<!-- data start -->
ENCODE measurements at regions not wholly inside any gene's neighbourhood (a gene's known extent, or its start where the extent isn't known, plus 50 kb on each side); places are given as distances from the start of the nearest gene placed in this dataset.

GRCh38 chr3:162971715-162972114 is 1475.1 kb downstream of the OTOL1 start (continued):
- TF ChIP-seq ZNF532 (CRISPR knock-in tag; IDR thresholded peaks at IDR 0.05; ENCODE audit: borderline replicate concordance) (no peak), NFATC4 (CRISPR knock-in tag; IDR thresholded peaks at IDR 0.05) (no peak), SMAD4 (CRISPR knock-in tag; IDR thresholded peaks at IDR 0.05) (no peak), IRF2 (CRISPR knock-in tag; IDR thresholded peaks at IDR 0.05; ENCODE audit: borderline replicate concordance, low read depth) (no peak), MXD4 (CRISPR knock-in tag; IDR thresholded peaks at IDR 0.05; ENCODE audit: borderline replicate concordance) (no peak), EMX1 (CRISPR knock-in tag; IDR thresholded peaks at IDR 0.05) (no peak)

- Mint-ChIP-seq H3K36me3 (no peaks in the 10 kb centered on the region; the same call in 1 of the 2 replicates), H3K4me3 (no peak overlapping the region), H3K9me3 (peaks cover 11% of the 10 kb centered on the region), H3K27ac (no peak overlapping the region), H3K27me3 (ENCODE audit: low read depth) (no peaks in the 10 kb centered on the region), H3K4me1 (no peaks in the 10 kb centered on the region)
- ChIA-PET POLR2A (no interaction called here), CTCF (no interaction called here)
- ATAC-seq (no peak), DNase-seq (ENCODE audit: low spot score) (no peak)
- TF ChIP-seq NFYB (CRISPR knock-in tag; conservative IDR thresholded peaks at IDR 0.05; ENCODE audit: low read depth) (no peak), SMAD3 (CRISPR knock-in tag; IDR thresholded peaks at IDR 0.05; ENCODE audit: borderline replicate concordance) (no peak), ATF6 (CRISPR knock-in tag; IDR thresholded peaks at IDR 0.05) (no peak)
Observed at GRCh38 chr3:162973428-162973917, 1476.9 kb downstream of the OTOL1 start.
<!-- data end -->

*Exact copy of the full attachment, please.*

ENCODE measurements at regions not wholly inside any gene's neighbourhood (a gene's known extent, or its start where the extent isn't known, plus 50 kb on each side); places are given as distances from the start of the nearest gene placed in this dataset.

GRCh38 chr3:162971715-162972114 is 1475.1 kb downstream of the OTOL1 start (continued):
- TF ChIP-seq ZNF532 (CRISPR knock-in tag; IDR thresholded peaks at IDR 0.05; ENCODE audit: borderline replicate concordance) (no peak), NFATC4 (CRISPR knock-in tag; IDR thresholded peaks at IDR 0.05) (no peak), SMAD4 (CRISPR knock-in tag; IDR thresholded peaks at IDR 0.05) (no peak), IRF2 (CRISPR knock-in tag; IDR thresholded peaks at IDR 0.05; ENCODE audit: borderline replicate concordance, low read depth) (no peak), MXD4 (CRISPR knock-in tag; IDR thresholded peaks at IDR 0.05; ENCODE audit: borderline replicate concordance) (no peak), EMX1 (CRISPR knock-in tag; IDR thresholded peaks at IDR 0.05) (no peak)

- Mint-ChIP-seq H3K36me3 (no peaks in the 10 kb centered on the region; the same call in 1 of the 2 replicates), H3K4me3 (no peak overlapping the region), H3K9me3 (peaks cover 11% of the 10 kb centered on the region), H3K27ac (no peak overlapping the region), H3K27me3 (ENCODE audit: low read depth) (no peaks in the 10 kb centered on the region), H3K4me1 (no peaks in the 10 kb centered on the region)
- ChIA-PET POLR2A (no interaction called here), CTCF (no interaction called here)
- ATAC-seq (no peak), DNase-seq (ENCODE audit: low spot score) (no peak)
- TF ChIP-seq NFYB (CRISPR knock-in tag; conservative IDR thresholded peaks at IDR 0.05; ENCODE audit: low read depth) (no peak), SMAD3 (CRISPR knock-in tag; IDR thresholded peaks at IDR 0.05; ENCODE audit: borderline replicate concordance) (no peak), ATF6 (CRISPR knock-in tag; IDR thresholded peaks at IDR 0.05) (no peak)
Observed at GRCh38 chr3:162973428-162973917, 1476.9 kb downstream of the OTOL1 start.